Gregg was born in Truro and has lived in Cornwall all of his life, growing up in the area of North Cornwall. Regular days out to the coast and to the moors, exploring old mine workings naturally means that most of Gregg’s inspiration for his designs come from the rugged coastline of this area and from the mining history of Cornwall. Gregg studied Art and Design at College in... Cornwall. After formal education, he was lucky enough to work for two years with glass. Glass as an artistic material fascinates him - it can be organic and tactile, the colours rich and vibrant. Although it's been around for centuries, there are still new techniques to be devised and as Gregg is mainly self taught when it comes to his glass techniques, he is always looking for innovative ways to experiment with the medium.
Gregg established the Craft Fusion studio in 2005, and since then has built up a large portfolio of galleries where his work is sold, from Penzance to Inverness. Various commissions for private clients and commercial businesses have also been designed and created.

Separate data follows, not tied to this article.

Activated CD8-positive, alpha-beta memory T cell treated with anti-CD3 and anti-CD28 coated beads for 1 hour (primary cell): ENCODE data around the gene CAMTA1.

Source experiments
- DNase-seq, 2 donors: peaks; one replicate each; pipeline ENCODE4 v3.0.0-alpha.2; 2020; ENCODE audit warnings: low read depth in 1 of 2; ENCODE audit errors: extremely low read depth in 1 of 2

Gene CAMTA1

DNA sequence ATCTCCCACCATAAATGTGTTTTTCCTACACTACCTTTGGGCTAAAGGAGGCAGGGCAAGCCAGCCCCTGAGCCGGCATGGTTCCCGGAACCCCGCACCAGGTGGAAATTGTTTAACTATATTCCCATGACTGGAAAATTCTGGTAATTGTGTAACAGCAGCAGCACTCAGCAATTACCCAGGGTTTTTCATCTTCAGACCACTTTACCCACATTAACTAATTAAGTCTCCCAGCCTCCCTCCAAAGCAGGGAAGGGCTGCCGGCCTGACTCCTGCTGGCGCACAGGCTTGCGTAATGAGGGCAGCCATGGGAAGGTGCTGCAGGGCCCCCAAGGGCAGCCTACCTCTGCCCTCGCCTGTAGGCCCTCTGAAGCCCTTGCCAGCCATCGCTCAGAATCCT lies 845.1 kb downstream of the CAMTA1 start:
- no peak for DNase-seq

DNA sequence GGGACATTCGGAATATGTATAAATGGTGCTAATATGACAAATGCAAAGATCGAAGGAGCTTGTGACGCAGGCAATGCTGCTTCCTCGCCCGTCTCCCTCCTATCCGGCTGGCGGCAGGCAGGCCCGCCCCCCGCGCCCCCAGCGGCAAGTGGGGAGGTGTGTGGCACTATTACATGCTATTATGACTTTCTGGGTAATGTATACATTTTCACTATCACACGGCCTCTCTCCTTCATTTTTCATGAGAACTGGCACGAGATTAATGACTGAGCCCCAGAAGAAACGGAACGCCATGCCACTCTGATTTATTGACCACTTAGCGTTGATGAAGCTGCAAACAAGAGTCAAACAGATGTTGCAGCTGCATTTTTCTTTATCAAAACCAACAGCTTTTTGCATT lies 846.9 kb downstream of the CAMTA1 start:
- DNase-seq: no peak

Originally working with coloured glass, he went on to use mineral foils in the glass. This work was greatly influenced by the colours and effects he found in the deposits of metal ores in the old mine workings he had explored as a child, he stayed working in mineral foils until he felt he had developed this medium as far as it could go. Gregg creates work varying from pretty slim vessels to large panels, in his three kilns, which can fire work up to one by two metre's in length and breadth. Feeling the need to stretch himself and to take his work on to a higher level, to create more flowing and organic lines in the work and develop new textures, more creative techniques and exciting colours. He now works mostly with coloured glass powder, producing vibrant and organic works of art. The beautiful iridescences that are found in Gregg's glass with mineral inclusions, this is formed by a process known only to Gregg and was inspired by the lovely colours found in the copper ore mineral Bornite also known as Peacock ore.
Through experimentation, Gregg has been able to develop techniques for working with the glass powders that are unique to his work, which creates an unusual textured look in the glass, a process that requires a very long time in the kiln. The end result of this process allows the work to take on its organic forms.